Talking to children about feelings
Tips for parents and carers
A few of the activities in our Wellbeing Challenge pack may bring up different emotions for your children, negative as well as positive. They might include sadness, fear and anger, and it may be helpful to talk to them about them. Here are some tips from some of our mental health trainers that we hope you will find useful.
If your child is feeling an emotion such as sadness or anger you might be tempted to give them all the reasons why they don’t need to feel sad or angry. This is a natural parental response and might be very effective with your child. However, it can backfire as the child feels you don’t really understand their feelings. An alternative is to really explore that emotion and validate it using a technique called ALVS:
ATTEND – to the visual or behavioural signs
“You are very tearful today”
“You slammed the door really hard”
“I can see you are picking at the skin on your finger”
LABEL – guess the emotion: “You seem sad, angry, anxious, scare…”.
Your child may or may not respond – and may correct you
VALIDATE THE EMOTION – again you might have to make a guess
“You are sad because you are really missing your granny/best friend, and because you can’t play football with your team”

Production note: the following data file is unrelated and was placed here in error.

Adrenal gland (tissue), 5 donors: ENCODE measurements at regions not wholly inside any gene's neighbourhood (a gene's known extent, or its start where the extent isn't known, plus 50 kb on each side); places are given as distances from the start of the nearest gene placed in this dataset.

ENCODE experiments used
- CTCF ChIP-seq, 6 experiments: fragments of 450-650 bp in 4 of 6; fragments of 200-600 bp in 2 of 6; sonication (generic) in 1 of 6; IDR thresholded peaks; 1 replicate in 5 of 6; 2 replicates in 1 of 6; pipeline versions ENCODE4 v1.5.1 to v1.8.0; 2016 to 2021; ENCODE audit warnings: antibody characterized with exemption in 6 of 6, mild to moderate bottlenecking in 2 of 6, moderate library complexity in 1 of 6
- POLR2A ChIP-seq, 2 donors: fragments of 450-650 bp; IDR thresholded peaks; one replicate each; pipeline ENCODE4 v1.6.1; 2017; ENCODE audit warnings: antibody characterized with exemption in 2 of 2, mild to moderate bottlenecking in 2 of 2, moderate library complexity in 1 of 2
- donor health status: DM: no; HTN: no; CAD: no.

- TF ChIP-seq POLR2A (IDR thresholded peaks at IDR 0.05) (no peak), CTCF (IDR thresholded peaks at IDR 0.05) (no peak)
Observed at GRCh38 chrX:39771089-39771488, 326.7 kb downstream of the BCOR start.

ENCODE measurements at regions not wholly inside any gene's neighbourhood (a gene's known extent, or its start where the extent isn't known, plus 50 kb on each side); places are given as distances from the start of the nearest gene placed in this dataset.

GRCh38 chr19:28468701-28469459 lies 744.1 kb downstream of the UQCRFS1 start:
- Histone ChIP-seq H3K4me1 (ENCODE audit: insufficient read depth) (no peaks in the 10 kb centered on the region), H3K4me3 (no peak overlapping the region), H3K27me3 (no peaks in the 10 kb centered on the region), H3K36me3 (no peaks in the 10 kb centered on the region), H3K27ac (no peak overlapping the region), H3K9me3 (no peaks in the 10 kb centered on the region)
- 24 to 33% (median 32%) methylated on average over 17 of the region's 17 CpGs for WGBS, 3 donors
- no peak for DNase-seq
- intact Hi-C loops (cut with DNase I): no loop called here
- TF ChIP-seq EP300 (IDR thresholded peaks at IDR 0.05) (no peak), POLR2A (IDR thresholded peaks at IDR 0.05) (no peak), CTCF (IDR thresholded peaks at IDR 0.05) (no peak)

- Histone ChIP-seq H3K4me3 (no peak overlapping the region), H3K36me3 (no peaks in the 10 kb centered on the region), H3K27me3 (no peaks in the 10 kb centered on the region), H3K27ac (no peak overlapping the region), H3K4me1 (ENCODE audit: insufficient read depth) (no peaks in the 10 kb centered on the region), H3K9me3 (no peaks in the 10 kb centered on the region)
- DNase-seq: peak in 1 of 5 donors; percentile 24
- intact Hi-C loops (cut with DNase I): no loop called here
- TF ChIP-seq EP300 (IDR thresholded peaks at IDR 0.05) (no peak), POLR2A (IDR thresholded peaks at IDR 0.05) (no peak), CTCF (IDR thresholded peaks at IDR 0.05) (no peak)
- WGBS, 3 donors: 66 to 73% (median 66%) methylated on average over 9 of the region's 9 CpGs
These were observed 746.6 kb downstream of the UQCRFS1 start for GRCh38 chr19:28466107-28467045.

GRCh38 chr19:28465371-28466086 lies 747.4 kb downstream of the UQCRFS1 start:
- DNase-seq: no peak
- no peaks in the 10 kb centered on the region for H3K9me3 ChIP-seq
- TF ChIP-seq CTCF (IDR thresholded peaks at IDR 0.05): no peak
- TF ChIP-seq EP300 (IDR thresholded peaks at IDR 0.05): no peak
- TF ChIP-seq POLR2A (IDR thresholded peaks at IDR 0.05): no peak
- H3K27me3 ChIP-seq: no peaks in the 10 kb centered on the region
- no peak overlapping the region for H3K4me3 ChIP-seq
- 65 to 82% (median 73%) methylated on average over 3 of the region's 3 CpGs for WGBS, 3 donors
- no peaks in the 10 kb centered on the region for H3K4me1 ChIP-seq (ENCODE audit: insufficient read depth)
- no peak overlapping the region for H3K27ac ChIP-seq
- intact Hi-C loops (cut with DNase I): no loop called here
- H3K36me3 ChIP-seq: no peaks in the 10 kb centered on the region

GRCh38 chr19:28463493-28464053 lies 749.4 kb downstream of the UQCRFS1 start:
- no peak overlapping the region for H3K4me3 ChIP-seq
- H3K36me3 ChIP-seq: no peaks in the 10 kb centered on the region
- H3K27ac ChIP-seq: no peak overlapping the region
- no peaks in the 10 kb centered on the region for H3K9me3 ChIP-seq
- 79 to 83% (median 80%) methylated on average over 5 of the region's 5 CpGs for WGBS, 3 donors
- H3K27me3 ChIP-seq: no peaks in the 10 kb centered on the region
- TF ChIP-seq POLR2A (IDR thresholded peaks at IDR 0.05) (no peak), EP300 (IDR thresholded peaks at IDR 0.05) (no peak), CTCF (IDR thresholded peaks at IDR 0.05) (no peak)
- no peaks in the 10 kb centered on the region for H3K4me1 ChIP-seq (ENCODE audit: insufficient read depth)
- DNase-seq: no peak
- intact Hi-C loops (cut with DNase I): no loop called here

“You are angry because your teacher told you off for missing virtual school when it wasn’t your fault”
“You are scared because Grandpa is in hospital”
Follow this up by saying something like:
“I would be sad, angry etc if I was in that situation”
“I also feel that way about lots of things at the moment”
SOOTHE – this depends on the emotion but could be a hug, giving some space and coming back to them later, or a distraction:
“Let me give you a hug”
“I can see you don’t want to talk right now and that is ok, we can talk later”
“Let’s go for a dog walk, dig the garden, make a Lego pirate ship…”
Emotions are normal!
Remember to talk about reasons we have emotions, and that it is normal for all of us to experience the whole range of emotions. Feeling sad helps us to have empathy for others who are sad. Feeling angry can inspire us to do great things – Greta Thunberg is a popular example for children. Feeling fear can induce the fight flight response which is useful to enable you to run away from real danger. This also gives you the opportunity to distinguish between everyday emotions and overwhelming emotions.
It is likely that anxiety levels within many homes are quite high at the moment. Anxiety can manifest itself through sadness, anger, fear, disgust. You could get your child to draw or write down what anxiety feels like in their body (raised heart rate, sweaty hands, fast or slow breathing, headaches and so on). Then ask them to think about what might help to calm these physical feelings (breathing exercises, counting, noticing things you can see, hear, smell, touch, taste).
Useful films to watch together
A great opener to talking about emotions is to watch clips from the film Inside Out such as the one describing Riley’s emotions. There are lots of other clips on YouTube you could watch together too or you might watch the whole film together.